In the midst of this darkness, there was a glimmer of light. I experienced the infinite hope that was inspired by the boundless magnanimity of strangers that stepped up and volunteered to save lives. In the middle of a traumatizing life-threatening disaster, we managed to work together to create our own small paradise.
After the storm, we went back home to face the backwash of the Hurricane Ivan. Buildings, homes and major bridges in Gulf Shores laid in debris. Long pine trees scattered everywhere and we had no power for some time. I had awakened to a nightmare that haunted me for long. I remember seeing the building that housed our office in total ruins on our way home. At that moment we were unsure of our employment. Our shared apartment was also partially ruined on the roof.
What followed were experiences that I never thought I would ever have prior to this calamity. Isaac and I had to apply for aid in the form of food stamp. An application for disaster assistance was premised on the fact that we were no longer gainfully employed. However, qualifying for this program was a challenge in itself. The bureaucratic systems that had been set up to aid the needy in the wake of the hurricane dehumanized us due to lack of personnel training that led to the ineffective and less expedient distribution of assistance (Ritzer). It was very difficult for my friend and me to adjust to the new normal.
Amid all the confusion, there were major clean-up efforts in the Gulf Shores and other hit counties in Alabama. No one can deny the mayhem the tornado left and the optimistic behavior changes that we adopted as a community going forward (O’Brien 670).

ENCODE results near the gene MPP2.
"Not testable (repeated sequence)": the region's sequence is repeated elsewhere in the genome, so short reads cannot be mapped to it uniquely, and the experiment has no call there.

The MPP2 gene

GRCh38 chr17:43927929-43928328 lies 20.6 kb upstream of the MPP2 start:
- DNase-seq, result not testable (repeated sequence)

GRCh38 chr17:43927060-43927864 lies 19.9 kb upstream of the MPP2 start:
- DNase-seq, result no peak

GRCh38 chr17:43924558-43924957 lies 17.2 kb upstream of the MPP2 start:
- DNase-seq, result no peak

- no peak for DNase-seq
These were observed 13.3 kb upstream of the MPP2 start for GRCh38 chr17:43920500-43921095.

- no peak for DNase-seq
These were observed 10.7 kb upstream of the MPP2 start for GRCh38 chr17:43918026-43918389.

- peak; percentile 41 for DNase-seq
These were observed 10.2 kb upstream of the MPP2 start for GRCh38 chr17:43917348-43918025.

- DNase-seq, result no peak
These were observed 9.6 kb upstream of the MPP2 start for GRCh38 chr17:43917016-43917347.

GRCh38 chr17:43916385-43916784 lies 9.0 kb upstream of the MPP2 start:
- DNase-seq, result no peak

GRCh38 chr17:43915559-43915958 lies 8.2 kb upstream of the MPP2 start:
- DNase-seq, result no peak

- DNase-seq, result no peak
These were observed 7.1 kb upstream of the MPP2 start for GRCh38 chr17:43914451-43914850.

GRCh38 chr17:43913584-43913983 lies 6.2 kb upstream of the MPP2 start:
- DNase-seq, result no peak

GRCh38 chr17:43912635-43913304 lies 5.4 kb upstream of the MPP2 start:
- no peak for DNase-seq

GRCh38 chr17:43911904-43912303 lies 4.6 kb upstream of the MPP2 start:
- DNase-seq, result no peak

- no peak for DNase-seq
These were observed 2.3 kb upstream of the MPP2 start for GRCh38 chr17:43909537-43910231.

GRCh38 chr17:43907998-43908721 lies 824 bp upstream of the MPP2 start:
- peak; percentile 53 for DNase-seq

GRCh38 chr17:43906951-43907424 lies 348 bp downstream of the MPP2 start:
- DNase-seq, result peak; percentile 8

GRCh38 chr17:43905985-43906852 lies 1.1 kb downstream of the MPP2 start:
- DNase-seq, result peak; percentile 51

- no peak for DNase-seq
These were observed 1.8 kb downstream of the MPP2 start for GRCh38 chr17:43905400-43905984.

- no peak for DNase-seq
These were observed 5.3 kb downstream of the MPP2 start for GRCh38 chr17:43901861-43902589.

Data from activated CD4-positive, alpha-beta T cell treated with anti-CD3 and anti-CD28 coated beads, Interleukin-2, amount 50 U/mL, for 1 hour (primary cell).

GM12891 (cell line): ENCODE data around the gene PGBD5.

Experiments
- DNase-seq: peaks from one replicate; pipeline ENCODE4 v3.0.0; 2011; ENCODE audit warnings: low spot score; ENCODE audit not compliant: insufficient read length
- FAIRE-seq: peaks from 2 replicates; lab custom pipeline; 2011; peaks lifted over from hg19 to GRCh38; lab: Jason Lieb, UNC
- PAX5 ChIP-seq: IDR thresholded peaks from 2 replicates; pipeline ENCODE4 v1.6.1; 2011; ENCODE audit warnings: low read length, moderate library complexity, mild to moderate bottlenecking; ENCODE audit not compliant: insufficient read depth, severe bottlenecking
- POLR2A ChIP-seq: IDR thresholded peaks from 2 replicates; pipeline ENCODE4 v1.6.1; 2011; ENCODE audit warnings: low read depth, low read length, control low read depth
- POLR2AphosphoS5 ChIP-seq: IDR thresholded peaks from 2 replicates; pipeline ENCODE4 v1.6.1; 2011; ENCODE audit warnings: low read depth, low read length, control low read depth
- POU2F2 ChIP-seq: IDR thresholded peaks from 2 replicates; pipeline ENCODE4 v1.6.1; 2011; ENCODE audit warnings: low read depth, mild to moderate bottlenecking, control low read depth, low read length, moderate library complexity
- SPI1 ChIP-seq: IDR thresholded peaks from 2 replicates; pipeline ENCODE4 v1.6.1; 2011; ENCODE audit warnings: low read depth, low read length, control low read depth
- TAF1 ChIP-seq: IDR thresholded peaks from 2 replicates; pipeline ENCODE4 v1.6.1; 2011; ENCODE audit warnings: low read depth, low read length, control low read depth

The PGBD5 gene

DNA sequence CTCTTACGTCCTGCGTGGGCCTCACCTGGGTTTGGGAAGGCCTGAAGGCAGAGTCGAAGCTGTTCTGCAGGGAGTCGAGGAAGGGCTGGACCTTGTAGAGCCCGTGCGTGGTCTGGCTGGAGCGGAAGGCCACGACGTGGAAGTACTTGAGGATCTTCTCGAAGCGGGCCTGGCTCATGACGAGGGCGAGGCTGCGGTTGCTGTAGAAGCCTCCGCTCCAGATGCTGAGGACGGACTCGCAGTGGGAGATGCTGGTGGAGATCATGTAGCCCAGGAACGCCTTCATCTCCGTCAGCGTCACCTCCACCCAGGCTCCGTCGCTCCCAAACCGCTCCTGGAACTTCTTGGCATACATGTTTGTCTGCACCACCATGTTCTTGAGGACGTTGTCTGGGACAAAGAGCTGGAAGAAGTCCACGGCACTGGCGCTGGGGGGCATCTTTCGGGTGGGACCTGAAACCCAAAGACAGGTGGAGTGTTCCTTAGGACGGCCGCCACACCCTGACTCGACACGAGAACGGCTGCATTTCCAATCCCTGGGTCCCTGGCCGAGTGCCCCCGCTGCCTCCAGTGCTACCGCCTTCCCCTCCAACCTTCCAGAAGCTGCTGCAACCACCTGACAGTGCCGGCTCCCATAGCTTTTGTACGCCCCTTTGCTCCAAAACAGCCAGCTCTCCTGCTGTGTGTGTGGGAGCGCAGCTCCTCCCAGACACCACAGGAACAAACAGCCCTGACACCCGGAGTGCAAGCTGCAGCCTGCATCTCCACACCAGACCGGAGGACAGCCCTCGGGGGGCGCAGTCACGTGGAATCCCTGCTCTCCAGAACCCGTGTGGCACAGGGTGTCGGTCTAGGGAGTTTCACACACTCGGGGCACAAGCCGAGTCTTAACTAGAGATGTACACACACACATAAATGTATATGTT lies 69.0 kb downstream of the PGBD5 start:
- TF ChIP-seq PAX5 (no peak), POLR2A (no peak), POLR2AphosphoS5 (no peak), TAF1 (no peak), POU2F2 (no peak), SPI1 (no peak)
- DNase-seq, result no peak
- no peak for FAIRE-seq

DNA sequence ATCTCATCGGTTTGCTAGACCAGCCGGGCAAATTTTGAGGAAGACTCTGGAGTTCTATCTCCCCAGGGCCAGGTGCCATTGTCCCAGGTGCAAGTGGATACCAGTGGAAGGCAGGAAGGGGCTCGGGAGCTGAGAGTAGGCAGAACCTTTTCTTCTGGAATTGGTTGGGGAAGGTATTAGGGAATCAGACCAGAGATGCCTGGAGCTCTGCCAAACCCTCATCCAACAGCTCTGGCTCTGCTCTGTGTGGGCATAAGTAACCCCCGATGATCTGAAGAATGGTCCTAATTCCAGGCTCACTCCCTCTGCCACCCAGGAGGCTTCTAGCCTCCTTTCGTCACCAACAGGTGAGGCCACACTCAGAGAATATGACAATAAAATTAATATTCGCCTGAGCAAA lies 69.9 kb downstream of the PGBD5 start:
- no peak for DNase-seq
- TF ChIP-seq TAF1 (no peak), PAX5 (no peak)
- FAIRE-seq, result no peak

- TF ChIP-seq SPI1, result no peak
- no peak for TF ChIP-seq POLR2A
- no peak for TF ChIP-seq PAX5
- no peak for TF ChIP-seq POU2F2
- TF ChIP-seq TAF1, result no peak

Today the construction industry in the Gulf Shore has invested more in building solid infrastructures that have the ability to withstand wind and floods. Bridges in the area have been elevated as one of the hard lessons that were learned from the aftermath of Hurricane Ivan. Likewise, more comprehensive evacuation policy has been put in place.
In the aftermath of one of the greatest catastrophes ever recorded on earth, we learned to trust, care, sacrifice for each other and to always hope for the best. Somehow despite our suffering, we all became heroes by overcoming all adversities and rose together to rebuild our community through lessons that were bench marked by Hurricane Ivan.
Mawson, R. Anthony. “Understanding Mass Panic and Other Collective Responses to Disaster.” Psychiatry 68 (2005): 95-113.
O’Brien, K. “Global environment change II: From adaptation to deliberation transformation.” progress in Human Geography 36.5 (2011): 667-676.
Ritzer, George. “The McDonaldization of Society.” Ritzer, George. Thousand Oaks. Pine Forge Press, 2004.
Stewart, R. Stacy. “Hurricane Ivan Tropical Cyclone Report.” National Hurricane Centre (2005).